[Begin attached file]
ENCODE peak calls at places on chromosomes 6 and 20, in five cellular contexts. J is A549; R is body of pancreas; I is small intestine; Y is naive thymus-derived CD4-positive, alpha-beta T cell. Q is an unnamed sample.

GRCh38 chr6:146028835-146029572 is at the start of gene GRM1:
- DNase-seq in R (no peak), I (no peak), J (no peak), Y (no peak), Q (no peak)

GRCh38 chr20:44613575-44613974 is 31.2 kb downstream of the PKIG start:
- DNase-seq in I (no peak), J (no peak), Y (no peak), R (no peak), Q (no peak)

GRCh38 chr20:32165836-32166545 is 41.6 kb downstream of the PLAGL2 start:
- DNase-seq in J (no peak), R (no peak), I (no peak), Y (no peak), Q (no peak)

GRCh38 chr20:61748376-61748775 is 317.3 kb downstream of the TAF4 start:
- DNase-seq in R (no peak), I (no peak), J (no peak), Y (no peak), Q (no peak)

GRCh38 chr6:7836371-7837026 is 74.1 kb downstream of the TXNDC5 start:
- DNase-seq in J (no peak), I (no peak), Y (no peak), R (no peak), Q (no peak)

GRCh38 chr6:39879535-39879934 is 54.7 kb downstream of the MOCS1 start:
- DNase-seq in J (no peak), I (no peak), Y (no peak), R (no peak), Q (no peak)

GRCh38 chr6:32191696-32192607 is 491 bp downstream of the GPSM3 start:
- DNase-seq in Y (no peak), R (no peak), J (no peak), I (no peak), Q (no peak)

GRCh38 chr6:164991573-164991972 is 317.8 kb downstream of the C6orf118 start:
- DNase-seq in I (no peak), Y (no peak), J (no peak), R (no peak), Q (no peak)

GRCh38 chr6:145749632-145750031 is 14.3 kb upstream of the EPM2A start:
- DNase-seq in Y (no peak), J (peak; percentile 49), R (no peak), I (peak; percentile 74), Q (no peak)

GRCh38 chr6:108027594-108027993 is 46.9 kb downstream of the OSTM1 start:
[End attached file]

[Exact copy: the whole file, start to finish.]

ENCODE peak calls at places on chromosomes 6 and 20, in five cellular contexts. J is A549; R is body of pancreas; I is small intestine; Y is naive thymus-derived CD4-positive, alpha-beta T cell. Q is an unnamed sample.

GRCh38 chr6:146028835-146029572 is at the start of gene GRM1:
- DNase-seq in R (no peak), I (no peak), J (no peak), Y (no peak), Q (no peak)

GRCh38 chr20:44613575-44613974 is 31.2 kb downstream of the PKIG start:
- DNase-seq in I (no peak), J (no peak), Y (no peak), R (no peak), Q (no peak)

GRCh38 chr20:32165836-32166545 is 41.6 kb downstream of the PLAGL2 start:
- DNase-seq in J (no peak), R (no peak), I (no peak), Y (no peak), Q (no peak)

GRCh38 chr20:61748376-61748775 is 317.3 kb downstream of the TAF4 start:
- DNase-seq in R (no peak), I (no peak), J (no peak), Y (no peak), Q (no peak)

GRCh38 chr6:7836371-7837026 is 74.1 kb downstream of the TXNDC5 start:
- DNase-seq in J (no peak), I (no peak), Y (no peak), R (no peak), Q (no peak)

GRCh38 chr6:39879535-39879934 is 54.7 kb downstream of the MOCS1 start:
- DNase-seq in J (no peak), I (no peak), Y (no peak), R (no peak), Q (no peak)

GRCh38 chr6:32191696-32192607 is 491 bp downstream of the GPSM3 start:
- DNase-seq in Y (no peak), R (no peak), J (no peak), I (no peak), Q (no peak)

GRCh38 chr6:164991573-164991972 is 317.8 kb downstream of the C6orf118 start:
- DNase-seq in I (no peak), Y (no peak), J (no peak), R (no peak), Q (no peak)

GRCh38 chr6:145749632-145750031 is 14.3 kb upstream of the EPM2A start:
- DNase-seq in Y (no peak), J (peak; percentile 49), R (no peak), I (peak; percentile 74), Q (no peak)

GRCh38 chr6:108027594-108027993 is 46.9 kb downstream of the OSTM1 start: